Dining Out

Feedstore restaurant coming to New Hope just in time for busy season

Rendering of future New Hope Feedstore.

Rendering of future New Hope Feedstore at former Tastebuds location.

The Feedstore in Ambler has already gained a devoted following after only one year in existence, with its handcrafted burgers, sandwiches, salads and snacks. And now partners Geoff Molt, 37, and Seth Novick, 40, are bringing their over-the-top, avante-garde version of the American nosh to New Hope.

“We were burger-heavy when we started in Ambler, but we were working with very limited space,” recalls Molt, “Now, burgers are still at the core, but we can expand and do a lot more, and bring that same innovation to other sandwiches.”

The duo already grinds their burger meat fresh each morning, and hand cuts their fries, says Molt. “But now we have the space to brine our own corn beef, do more smoking, and really scratch-make and stuff all of our sausages, like the maple sage breakfast sausage, and chorizo.”

The partners have chosen an interesting location for a flashy snack joint. West Ferry Street, with its historic row houses and residential feel worked well for the subdued Tastebuds, but can it draw the customer traffic needed to sustain the business model?

Blueberry and Stawberry Waffle w ith warm berry compote, walnuts, and bacon ($12).

Blueberry and Stawberry Waffle with warm berry compote, walnuts, and bacon ($12).

Molt and Novick believe it can. They took inspiration from the consistent local and turista traffic enjoyed by Nina’s Waffles on the relatively quiet West Mechanic Street, and may tone down their waffle offerings in deference to Nina’s.

“I’m their biggest admirer,” says Novick. “I go there all the time. They proved you can build a business on a side street.”

In fact, while burgers, tacos and waffles make up a good part of the Feedstore fare, Molt and Novick intend to avoid competing with existing eateries. When asked about the formidable Moo at 137 S. Main St., Molt said, “Moo is a nice, straightforward burger, they’re great at what they do. But we’re more decadent, we cram as much as possible into every sandwich, and take things to the next level.

“We don’t want to be just a burger joint,” Molt continued. “It’s a great base to start from, but we want to do lot more than burgers.”

Magic Monster Burger with snow roller onions, Vermont sharp cheddar, and candied maple bacon ($12).

Magic Monster Burger with snow roller onions, Vermont sharp cheddar, and candied maple bacon ($12).

Most Ambler customers, however, are wowed by the burgers, fries and hot sandwiches, often kicked off by an order of Mac Balls (buttermilk battered classic mac and cheese, served with sriracha ranch – $6).

Standout burgers according to customers include the basic Feedburger, with cheddar, bacon, lettuce, tomato, caramelized onion and Feed Sauce ($12), the Captain Quint, with beef salami, provolone, tomato, cream cheese and cherry pepper marmalade ($15), and the Munnyburger, with cheddar, bacon, caramelized onion and fig jam ($14). All burgers and sandwiches come with fries that can be upgraded to specialty versions, onion rings, or a side of mac and cheese, for $3.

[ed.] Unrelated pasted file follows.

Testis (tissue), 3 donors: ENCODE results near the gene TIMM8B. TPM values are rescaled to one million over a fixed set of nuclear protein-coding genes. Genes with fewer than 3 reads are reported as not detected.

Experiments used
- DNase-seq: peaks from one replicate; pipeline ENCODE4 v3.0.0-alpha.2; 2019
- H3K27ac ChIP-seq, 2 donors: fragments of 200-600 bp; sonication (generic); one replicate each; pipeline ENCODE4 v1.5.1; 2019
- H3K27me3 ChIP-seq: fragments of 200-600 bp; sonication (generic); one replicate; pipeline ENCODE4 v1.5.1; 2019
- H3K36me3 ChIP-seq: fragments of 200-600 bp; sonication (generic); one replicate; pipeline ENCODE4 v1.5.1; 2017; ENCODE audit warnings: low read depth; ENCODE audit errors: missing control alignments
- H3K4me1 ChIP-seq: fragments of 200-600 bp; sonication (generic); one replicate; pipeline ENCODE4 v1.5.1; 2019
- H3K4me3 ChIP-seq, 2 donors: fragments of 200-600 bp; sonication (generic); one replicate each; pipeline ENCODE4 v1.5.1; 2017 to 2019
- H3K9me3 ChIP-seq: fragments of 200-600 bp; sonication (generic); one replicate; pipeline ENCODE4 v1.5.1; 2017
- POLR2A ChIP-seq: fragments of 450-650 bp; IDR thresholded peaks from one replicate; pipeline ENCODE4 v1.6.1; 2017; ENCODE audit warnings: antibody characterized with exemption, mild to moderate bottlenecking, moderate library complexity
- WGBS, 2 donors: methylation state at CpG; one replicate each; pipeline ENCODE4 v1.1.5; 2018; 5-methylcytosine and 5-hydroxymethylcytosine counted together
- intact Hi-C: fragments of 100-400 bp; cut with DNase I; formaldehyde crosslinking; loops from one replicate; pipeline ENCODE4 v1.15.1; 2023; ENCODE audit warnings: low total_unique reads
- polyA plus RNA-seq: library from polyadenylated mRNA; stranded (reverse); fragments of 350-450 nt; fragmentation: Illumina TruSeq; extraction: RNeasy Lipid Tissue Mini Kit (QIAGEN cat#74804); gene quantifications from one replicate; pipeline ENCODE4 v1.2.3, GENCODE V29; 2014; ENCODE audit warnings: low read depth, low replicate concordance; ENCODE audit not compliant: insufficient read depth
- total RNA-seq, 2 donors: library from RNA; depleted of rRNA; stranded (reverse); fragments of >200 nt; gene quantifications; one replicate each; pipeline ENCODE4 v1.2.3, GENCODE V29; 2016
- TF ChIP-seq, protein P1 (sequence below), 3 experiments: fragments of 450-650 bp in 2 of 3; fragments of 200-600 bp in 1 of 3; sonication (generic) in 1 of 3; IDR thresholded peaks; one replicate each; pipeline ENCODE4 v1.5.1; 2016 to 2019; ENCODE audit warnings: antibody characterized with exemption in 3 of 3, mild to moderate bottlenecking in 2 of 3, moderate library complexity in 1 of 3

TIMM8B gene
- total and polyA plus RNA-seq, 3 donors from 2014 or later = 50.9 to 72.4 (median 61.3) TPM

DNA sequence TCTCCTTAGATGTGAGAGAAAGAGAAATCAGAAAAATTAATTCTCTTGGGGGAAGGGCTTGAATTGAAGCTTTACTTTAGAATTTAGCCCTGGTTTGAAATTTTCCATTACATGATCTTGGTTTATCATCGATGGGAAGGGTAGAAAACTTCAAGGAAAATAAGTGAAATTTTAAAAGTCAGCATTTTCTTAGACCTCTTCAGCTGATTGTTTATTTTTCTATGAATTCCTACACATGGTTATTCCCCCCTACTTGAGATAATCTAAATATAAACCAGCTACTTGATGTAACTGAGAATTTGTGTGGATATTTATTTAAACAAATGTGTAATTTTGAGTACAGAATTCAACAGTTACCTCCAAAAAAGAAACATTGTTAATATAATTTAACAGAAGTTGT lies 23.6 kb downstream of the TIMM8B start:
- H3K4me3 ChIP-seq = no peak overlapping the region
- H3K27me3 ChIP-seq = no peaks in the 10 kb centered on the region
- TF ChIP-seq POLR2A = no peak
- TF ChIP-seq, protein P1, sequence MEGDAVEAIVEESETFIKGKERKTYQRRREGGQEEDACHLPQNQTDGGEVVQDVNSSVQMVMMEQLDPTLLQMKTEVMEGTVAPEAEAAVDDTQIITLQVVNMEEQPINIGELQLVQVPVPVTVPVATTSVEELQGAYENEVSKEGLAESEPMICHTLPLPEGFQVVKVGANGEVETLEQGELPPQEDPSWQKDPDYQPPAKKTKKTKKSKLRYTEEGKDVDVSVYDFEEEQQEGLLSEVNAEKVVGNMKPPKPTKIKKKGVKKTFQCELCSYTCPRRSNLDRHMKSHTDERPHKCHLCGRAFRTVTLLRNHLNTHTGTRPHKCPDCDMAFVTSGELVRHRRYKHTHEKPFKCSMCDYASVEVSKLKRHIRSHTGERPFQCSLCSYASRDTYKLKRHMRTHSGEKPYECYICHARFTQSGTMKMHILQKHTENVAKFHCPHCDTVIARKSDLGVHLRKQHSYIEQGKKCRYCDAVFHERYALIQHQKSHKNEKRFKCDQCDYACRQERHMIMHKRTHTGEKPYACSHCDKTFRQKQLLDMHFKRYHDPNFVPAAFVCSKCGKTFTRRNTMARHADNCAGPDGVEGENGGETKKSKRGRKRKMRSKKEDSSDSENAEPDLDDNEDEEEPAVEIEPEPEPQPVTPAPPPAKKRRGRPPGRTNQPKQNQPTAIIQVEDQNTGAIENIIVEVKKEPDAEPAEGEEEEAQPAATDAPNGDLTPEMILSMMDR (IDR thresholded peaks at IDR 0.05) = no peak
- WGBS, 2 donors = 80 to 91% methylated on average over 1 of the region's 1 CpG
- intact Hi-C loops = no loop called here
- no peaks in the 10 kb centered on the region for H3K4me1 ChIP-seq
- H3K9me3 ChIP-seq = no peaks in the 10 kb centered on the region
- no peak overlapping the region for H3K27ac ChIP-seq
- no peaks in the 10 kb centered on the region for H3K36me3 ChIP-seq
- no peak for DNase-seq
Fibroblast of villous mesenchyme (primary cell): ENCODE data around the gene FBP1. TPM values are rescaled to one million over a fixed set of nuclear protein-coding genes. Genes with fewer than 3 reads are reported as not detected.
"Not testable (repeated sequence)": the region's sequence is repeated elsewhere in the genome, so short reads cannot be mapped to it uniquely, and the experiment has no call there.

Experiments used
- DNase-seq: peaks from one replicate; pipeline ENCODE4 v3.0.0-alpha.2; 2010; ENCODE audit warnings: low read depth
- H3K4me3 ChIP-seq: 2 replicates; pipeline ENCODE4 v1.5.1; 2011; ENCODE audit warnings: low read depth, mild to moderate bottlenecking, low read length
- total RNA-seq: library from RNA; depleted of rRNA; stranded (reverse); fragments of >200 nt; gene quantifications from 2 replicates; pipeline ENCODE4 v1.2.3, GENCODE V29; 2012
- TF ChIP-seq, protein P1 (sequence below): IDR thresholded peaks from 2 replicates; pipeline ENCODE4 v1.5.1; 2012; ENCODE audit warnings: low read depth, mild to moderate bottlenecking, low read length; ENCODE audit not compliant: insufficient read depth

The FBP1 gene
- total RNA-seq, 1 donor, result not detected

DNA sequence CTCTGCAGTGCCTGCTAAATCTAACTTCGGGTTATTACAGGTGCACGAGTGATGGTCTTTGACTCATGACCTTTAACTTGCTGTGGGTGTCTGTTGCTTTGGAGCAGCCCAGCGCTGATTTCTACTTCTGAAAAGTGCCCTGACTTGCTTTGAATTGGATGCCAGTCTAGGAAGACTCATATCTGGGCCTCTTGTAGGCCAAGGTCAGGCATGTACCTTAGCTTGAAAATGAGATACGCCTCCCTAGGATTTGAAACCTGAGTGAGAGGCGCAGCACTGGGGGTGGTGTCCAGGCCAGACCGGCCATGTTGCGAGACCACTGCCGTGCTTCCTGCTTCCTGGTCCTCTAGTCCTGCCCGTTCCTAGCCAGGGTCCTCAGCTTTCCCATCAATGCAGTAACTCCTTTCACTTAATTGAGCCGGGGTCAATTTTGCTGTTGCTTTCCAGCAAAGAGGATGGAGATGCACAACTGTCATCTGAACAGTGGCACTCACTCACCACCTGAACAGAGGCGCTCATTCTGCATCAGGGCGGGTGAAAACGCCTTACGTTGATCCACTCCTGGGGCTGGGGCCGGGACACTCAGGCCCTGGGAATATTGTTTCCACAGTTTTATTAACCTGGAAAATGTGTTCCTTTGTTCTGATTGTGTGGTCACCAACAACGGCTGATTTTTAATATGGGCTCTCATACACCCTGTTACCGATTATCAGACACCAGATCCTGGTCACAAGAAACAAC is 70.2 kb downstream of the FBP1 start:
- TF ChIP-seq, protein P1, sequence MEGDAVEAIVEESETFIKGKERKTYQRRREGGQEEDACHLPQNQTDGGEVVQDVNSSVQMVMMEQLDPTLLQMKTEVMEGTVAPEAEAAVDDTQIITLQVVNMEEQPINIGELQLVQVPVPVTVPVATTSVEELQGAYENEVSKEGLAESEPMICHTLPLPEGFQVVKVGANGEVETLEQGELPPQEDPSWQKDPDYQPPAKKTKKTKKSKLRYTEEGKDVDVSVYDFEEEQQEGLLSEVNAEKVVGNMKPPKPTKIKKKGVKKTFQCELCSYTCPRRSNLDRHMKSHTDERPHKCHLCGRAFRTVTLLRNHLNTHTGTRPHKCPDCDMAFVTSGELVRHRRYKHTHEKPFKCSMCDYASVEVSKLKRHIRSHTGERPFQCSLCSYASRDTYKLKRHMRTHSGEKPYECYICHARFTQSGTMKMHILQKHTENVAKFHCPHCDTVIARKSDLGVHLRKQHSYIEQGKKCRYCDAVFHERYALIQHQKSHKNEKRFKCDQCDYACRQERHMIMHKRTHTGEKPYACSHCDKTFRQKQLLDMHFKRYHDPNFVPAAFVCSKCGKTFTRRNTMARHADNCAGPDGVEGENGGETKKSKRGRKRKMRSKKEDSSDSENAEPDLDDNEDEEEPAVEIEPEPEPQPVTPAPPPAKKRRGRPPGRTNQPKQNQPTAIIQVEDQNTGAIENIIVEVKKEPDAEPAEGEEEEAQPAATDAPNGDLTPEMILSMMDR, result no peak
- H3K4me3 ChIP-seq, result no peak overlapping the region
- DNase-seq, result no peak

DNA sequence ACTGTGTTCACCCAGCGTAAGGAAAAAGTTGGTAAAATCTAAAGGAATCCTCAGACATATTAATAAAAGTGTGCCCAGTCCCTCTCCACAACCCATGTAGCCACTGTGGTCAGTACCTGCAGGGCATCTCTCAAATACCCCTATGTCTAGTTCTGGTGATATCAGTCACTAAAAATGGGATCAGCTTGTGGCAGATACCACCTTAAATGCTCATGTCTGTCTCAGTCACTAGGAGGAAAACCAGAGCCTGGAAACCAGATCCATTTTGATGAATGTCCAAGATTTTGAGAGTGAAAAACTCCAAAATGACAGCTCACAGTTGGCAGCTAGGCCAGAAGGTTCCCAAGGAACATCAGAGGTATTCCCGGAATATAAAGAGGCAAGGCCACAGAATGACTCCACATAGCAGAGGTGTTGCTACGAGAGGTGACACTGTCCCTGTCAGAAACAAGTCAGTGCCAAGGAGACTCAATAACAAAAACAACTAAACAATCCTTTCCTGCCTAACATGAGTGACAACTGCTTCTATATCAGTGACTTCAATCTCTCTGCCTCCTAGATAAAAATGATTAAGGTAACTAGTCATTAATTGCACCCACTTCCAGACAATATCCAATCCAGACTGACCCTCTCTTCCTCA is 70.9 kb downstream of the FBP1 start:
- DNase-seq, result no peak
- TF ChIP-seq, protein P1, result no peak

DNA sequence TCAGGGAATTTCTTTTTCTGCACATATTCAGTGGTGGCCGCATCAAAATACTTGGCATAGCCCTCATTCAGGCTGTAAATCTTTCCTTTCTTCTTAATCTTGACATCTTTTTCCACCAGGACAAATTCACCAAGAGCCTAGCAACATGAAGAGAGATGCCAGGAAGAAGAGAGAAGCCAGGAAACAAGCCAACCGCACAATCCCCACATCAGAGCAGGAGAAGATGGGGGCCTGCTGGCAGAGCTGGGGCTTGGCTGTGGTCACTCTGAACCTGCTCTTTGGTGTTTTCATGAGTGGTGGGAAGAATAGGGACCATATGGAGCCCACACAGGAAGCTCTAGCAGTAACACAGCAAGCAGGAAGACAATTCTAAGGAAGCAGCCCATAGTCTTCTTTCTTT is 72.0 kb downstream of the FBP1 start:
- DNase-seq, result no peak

Asian pork taco with Asian pear pico and plum sauce, and Carolina Gold chicken taco with cheddar jack and smoked coleslaw ($3 each).

Asian Pork Taco with Asian pear pico and plum sauce, and Carolina Gold Chicken Taco with cheddar jack and smoked coleslaw ($3 each).

Another hot sandwich that grabs attention is the Abbot, made with beef short rib, kimchi, queso fresco, sesame mayo, and sriracha on onion-poppy brioche.

“We try to be creative with our menu,” observed Molt. “We throw around ideas each morning, and New Hope inspires creativity. We hope our new neighbors will try some of the offbeat items we’ll be creating for them.”

Novick agrees. “It’s always been my dream to own a store in New Hope.” Novick’s father owned Phoenix Books at 49 N. Union St. in Lambertville.

“There’s also not too many family-friendly, kid-oriented places located in New Hope, and I think that we’ll be filling a niche,” added Novick.

The restaurateurs say they’re getting the keys to the joint March 1, and are shooting to get the place up and running for the warm season. This should get interesting.

Feedstore will be located at 49 W. Ferry St.

About the author

Charlie Sahner

“Once you can accept the universe as matter expanding into nothing that is something, wearing stripes with plaid comes easy." - Einstein


  • @Sarah, it’s a burger joint, not a bar. There are plenty of places you can shove your face full of food where you won’t see any kids. If you don’t like kids around, don’t go to eat there when it opens. Simple logics that liberals don’t seem able to comprehend.

  • Sounded great. Made a note to myself to check it out. Love a good burger. Lost me at the end with “kid-oriented.” Nonetheless, hope they do well. New business in town is always a good thing.

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